Either way, it makes for a frustrating experience for genuine fans, and the severity of incidents occurring at events is escalating - this year we’ve seen a string of incidents in which fans have resorted to throwing things on stage, and while this is not a completely new phenomenon (see, David Bowie 2004), it seems that it’s become much more frequent and calculated from fans who claim they mean no harm - but cause it anyway.
Recently, Death Grips made headlines for walking off stage early due to objects repeatedly being thrown at them, from phones to glowsticks. Bebe Rexha had to be treated in hospital after being hit in the eye with a flying phone. Steve Lacy, Harry Styles, Drake, Cardi B are just a few more victims to this dangerous trend of objects being thrown at artists. The logic behind this, supposedly, is that artists will see a phone or camera thrown at them and take a picture with it as a keepsake for the concertgoer. But this seems like gross objectification - there is no regard for their personal space or safety, only that you can prove a celebrity has touched your phone. The artist has put together a performance that you and the crowd around you have paid for, and then waited months for, and you’re willing to disrupt the entire thing for the sake of a selfie - it just seems entirely selfish.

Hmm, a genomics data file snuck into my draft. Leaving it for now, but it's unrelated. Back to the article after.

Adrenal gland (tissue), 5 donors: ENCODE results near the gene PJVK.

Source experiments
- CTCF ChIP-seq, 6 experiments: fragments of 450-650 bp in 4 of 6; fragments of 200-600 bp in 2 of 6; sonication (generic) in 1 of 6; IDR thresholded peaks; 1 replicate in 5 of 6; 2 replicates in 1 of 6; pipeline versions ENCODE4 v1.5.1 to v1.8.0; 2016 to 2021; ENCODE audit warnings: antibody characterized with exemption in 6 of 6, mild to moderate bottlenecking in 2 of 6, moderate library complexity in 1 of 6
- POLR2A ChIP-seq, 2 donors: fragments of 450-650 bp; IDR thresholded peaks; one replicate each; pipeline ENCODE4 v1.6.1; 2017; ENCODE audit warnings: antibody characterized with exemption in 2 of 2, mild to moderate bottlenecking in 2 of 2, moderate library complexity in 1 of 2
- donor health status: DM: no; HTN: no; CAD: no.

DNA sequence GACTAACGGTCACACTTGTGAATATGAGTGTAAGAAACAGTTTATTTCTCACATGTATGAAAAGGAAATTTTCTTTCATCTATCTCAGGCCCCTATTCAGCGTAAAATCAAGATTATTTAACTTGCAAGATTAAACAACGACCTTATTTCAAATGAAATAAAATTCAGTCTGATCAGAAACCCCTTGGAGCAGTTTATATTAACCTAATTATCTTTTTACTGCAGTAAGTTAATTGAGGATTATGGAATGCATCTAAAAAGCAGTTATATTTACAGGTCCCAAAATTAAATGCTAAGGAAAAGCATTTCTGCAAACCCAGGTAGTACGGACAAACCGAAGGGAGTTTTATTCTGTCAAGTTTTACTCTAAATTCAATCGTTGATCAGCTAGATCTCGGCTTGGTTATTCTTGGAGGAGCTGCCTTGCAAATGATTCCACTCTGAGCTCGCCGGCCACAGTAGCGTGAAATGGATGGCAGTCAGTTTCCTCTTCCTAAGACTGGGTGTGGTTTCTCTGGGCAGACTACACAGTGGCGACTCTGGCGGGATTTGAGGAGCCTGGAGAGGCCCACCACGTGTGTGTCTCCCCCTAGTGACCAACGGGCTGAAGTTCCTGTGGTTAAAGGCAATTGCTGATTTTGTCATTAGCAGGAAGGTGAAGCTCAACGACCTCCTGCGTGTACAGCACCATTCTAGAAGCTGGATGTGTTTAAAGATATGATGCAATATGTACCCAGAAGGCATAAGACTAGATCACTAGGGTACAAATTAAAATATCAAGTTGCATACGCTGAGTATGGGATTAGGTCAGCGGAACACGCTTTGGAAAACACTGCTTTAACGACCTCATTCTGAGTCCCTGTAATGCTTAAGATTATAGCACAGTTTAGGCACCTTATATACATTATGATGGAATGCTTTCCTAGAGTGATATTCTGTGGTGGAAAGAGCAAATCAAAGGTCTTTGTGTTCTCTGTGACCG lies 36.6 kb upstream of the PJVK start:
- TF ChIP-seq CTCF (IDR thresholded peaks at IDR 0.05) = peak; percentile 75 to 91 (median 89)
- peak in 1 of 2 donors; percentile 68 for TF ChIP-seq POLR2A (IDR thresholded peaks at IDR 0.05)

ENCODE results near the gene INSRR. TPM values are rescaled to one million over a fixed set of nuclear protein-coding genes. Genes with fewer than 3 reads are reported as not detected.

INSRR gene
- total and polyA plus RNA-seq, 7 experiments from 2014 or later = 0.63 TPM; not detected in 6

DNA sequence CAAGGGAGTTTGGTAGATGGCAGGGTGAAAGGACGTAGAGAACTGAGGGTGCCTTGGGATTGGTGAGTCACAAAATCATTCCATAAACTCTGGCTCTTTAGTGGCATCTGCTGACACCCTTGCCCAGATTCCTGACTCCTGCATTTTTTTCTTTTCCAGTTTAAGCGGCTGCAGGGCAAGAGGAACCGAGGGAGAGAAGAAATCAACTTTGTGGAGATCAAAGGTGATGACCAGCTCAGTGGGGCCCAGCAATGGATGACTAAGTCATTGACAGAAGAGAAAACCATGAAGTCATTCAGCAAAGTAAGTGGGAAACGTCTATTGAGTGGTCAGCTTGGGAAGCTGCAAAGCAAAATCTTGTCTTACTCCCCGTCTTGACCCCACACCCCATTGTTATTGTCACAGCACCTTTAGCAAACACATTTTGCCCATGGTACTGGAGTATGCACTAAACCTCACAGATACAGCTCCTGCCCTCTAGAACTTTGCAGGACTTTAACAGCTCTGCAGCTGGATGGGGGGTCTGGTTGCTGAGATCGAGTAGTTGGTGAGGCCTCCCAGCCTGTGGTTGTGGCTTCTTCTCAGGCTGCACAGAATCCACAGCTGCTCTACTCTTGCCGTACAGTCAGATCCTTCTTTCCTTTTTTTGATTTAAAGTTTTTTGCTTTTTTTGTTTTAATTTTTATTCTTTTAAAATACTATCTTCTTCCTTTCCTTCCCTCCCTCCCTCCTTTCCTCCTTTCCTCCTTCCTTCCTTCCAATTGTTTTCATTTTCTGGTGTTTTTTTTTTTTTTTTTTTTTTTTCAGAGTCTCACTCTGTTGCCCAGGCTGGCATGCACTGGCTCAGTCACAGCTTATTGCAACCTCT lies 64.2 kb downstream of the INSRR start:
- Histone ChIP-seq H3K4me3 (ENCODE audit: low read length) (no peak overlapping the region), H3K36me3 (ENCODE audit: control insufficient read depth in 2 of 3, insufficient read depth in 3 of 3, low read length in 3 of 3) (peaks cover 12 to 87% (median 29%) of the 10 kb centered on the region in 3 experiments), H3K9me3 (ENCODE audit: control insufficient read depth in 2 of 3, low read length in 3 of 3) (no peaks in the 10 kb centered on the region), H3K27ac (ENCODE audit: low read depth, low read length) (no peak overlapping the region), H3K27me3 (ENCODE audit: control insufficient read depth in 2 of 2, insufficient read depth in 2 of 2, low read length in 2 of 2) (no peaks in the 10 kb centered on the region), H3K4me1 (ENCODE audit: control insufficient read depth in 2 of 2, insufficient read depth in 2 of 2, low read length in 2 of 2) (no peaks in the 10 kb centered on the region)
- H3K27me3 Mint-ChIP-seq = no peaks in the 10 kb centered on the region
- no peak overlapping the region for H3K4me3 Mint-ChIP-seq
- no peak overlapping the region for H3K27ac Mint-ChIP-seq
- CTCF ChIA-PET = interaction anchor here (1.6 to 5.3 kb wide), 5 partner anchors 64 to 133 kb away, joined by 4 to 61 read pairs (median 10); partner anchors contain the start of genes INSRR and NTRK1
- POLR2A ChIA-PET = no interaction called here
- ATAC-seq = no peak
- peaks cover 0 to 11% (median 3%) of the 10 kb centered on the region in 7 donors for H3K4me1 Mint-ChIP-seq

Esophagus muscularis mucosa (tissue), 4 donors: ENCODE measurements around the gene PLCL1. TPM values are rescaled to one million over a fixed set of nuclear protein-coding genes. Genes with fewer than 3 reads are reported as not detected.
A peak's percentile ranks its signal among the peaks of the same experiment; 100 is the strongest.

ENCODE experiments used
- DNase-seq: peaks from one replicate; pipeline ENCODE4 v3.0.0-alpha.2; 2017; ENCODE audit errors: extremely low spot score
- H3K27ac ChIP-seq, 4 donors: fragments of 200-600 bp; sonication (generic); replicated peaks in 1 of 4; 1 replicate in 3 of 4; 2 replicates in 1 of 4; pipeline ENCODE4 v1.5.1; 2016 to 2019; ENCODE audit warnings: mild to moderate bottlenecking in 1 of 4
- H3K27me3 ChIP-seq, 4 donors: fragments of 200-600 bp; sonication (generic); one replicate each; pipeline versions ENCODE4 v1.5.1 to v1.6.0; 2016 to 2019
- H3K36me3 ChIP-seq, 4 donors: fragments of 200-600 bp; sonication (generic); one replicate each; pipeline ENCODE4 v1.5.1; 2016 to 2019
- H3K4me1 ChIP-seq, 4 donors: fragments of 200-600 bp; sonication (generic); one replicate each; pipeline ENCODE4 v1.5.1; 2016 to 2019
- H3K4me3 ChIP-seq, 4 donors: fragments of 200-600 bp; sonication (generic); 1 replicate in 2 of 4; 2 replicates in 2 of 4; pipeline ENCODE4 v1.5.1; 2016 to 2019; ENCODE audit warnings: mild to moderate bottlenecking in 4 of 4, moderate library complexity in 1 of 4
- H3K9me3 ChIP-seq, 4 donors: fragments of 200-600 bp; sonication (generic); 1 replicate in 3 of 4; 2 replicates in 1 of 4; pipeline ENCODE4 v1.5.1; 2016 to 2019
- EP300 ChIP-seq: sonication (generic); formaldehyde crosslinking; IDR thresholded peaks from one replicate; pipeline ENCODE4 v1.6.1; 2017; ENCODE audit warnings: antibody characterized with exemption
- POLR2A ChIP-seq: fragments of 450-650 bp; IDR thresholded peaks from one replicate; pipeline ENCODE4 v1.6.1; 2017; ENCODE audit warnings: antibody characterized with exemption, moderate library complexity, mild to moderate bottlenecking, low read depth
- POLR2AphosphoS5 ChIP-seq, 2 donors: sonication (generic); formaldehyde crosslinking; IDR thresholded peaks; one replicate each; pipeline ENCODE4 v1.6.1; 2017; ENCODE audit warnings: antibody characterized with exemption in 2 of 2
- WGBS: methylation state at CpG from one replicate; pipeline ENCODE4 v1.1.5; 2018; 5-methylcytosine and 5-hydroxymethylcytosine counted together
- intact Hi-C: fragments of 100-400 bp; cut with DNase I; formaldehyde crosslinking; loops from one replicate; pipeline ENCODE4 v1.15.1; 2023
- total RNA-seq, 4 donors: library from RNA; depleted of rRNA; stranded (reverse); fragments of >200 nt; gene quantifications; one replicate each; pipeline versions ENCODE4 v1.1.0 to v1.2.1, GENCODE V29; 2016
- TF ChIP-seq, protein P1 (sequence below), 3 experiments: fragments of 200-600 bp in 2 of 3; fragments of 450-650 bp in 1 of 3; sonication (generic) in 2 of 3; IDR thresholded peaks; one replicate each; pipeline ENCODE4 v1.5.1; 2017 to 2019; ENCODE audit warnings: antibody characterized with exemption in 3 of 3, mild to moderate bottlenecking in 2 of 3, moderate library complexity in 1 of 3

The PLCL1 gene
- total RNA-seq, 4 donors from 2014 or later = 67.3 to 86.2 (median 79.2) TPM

There is no clear explanation as to why other items end up being thrown on stage - some scientists suggest that it is pent up excitement that spurs fans to pelt objects at the performers in front of them. Again, this can be put down to fans who’ve grown up in a digital world emerging in physical crowds and not knowing how to act, not having their actions be this consequential before, but it’s still not right. Buying a ticket does not entitle you to disrespect all the time, energy and heart that has been put into the show in front of you. These are real human beings in front of you, not performing objects made solely for your listening pleasure and/or clout acquisition.